With 231 competitors and 16 countries represented, the Vans WWA Wakeboard World Championships on Oct. 8-10 at OWC in Orlando was the largest ever. Two first-time World Champions were named, one already being possibly the biggest wakeboarding legend ever and the other just topping off her rookie season.
Darin Shapiro, who had won nearly every wakeboard title in the sport except a world title, was enthusiastic and relieved at the same time that this title finally landed in his hands. Although Darin fell on his speedball, he still managed to ride hard enough to beat out Brannan Johnson, who rode very clean, threw mobe after mobe and stood up. The two have very different styles. Although Johnson's tricks were very difficult (he stomped a whirly 5) and as clean as they could be, he doesn't take his tricks out into the flats too often. On the other hand, Shapiro came off the dock like a raging bull and threw a Vulcan that made the crowd suck every bit of available oxygen out of the immediate area.
“I'm really happy. I really needed this victory,” said Shapiro, 25, who recently moved to Orlando, Florida. This victory also gave Shapiro a $10,000 bonus for winning the Vans Triple Crown of Wakeboarding.
Maeghan Major, 15, was the surprise winner in the Pro Women's division. Major, from Clermont, Florida, had a stellar season in 1999, also winning the X Games championship earlier this year in San Francisco.
Some remarkable accompaniments to the weekend were the young rippers and the international riders, who were in high attendance and came through with some quality wakeboarding. 15-year-old Daniel Harf of Orlando, is going to be one of the next superstars. A handle-pass KGB and heelside 720 off the wake helped Daniel to capture the Junior Men's title. Trevor Hansen, of Groveland, Florida, won the Boys division while his brother Reed took first in Junior Boys, making them the first brothers in the history of the sport to each win a world title in the same year.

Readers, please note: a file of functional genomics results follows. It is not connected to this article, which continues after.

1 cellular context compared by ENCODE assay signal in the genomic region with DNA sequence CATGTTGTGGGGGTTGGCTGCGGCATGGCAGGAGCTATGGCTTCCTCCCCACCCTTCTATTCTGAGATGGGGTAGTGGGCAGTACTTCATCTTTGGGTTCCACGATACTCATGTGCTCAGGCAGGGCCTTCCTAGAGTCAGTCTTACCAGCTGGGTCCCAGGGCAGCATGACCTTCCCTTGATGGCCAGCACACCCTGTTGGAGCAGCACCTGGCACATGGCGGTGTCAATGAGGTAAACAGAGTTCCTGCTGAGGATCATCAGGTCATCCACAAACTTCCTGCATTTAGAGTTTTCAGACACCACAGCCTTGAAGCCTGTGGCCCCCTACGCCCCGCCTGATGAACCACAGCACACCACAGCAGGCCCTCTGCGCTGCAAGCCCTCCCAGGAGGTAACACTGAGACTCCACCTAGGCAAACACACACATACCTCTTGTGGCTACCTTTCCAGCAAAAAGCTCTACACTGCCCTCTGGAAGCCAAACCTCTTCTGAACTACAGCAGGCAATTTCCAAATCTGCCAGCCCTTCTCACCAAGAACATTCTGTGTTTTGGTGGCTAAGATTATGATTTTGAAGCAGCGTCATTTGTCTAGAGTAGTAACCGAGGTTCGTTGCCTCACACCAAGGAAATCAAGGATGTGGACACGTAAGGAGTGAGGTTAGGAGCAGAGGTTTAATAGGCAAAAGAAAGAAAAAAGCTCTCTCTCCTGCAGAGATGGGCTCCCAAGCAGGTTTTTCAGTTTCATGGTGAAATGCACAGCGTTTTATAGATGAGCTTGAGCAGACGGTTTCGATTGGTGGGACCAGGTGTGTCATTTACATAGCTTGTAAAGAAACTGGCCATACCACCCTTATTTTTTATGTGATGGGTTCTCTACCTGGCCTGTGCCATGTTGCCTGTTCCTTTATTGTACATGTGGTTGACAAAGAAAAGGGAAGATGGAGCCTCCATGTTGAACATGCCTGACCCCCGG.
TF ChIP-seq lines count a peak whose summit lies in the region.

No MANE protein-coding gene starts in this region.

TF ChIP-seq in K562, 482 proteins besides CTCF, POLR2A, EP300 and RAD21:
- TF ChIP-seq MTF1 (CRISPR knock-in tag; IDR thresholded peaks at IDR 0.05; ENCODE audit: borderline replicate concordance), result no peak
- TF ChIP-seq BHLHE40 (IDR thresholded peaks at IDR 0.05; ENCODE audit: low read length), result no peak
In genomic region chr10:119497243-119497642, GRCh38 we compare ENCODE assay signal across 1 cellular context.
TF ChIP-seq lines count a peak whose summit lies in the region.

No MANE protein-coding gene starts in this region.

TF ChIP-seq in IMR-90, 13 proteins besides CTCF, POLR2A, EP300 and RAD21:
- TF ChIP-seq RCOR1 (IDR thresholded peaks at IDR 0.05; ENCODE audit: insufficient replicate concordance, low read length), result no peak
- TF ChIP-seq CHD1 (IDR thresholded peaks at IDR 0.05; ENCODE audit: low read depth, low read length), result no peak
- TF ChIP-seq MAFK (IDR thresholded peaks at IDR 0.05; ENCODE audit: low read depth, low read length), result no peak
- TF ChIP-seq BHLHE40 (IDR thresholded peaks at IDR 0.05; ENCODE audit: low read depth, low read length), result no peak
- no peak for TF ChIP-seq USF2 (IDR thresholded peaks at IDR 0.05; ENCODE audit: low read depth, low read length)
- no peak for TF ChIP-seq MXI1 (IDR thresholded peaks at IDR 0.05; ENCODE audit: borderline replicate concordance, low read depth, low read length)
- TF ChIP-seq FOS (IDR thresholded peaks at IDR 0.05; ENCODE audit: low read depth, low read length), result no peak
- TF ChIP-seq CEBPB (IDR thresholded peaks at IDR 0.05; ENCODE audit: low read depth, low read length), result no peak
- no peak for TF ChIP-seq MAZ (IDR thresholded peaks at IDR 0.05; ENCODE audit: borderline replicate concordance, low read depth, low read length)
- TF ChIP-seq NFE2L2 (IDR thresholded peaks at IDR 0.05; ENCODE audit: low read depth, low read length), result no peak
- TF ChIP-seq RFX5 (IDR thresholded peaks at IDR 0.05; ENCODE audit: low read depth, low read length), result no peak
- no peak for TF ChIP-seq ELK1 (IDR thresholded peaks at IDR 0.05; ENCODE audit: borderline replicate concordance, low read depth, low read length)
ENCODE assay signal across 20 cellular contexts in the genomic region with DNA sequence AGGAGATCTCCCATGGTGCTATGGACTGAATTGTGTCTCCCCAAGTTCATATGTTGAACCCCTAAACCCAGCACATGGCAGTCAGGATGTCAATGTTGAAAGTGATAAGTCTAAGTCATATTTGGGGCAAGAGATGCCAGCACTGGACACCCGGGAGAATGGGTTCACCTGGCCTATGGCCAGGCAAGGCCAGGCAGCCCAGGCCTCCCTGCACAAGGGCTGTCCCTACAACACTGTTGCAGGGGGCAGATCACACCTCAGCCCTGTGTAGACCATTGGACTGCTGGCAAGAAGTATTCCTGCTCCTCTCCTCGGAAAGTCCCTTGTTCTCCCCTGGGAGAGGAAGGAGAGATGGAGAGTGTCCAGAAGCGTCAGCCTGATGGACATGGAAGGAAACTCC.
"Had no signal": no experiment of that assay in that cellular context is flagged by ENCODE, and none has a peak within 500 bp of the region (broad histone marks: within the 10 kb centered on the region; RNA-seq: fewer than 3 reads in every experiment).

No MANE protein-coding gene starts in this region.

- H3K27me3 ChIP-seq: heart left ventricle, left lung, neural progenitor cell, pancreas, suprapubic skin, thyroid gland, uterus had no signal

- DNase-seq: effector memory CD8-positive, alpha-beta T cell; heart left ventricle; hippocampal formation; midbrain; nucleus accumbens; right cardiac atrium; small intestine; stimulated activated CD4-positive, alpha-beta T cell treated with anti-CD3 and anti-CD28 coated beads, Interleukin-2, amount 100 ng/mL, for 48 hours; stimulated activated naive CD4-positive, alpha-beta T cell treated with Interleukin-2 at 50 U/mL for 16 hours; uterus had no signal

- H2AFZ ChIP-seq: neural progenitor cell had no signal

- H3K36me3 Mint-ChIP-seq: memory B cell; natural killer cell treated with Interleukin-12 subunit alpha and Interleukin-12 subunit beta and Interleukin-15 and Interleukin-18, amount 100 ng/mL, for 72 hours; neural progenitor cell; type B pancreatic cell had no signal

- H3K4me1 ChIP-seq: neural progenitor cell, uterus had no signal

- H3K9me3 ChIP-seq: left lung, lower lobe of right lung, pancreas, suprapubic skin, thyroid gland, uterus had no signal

New Zealand's Glen Fletcher won the open Men's division with a couple of very clean passes. Another good surprise was to see France's Rodo Vinh-Tung going off in the finals along with Canada's Chad Sharpe.
Vans held the WWA Wakeboard Worlds VIP party on Saturday night, which included an awards presentation and an end-of-the-season video release. Surprisingly, the required “upscale casual attire” was respected. Shaun, Parks, Chase and Wake Boarding magazine editor Tony Smith managed to put on displays of public speaking that absolutely brought the house down. Brannan was presented with the keys to his new $42,000 Nautique for winning the World Cup, and numerous awards were handed out for excellent achievements throughout the season. Results are as follows:
“Rookie of the Year” Award — Shawn Watson
“International Wakeboarder of the Year” — Brett Eisenhauer
“1999 U.S. Junior Series Champion” — Danny Harf
“Rookie of the Year” — Emily Copeland
“Newcomer of the Year” Award — Mike McLin & Maeghan Major.
“Most Improved” — Chase Heavener
As an added bonus to spectators, a double-up competition took place on Sunday after the finals with a prize of $3,000 for the winner and $500 for the best crash. By the high amount of diggers, you would have thought that it was $3,000 for the best crash though. As the event was coming to an end, Shaun Murray grabbed the microphone and apologized to the crowd for the meager display of riding. Soon after that, Parks managed to stick a 900 and claim the $3,000 while Shawn Watson spun himself all the way to the bottom of the lake to be awarded the best crash.
Following the Wakeboard Worlds, the Orlando Watersports Complex will also be hosting the Cable Worlds on Tuesday and Wednesday, and all of the big guns should be there. Rumor has it that Brannan was seen killing it on the cable after Sunday's finals.
Worlds 1999 drew in a crowd of over 13,000 people who witnessed a display of riders that were really going for it. This resulted in a lot of falls in the finals, but it also showed the world that there is no rider out there that is so far ahead of the rest that he or she can take it easy and go with pure consistency for the win. This is good for the sport, and the riders that train hard in the off-season will definitely have the advantage next year.
We'd like to extend a special thanks to all the international competitors who traveled long and far to help make this event so astounding! Keep riding hard!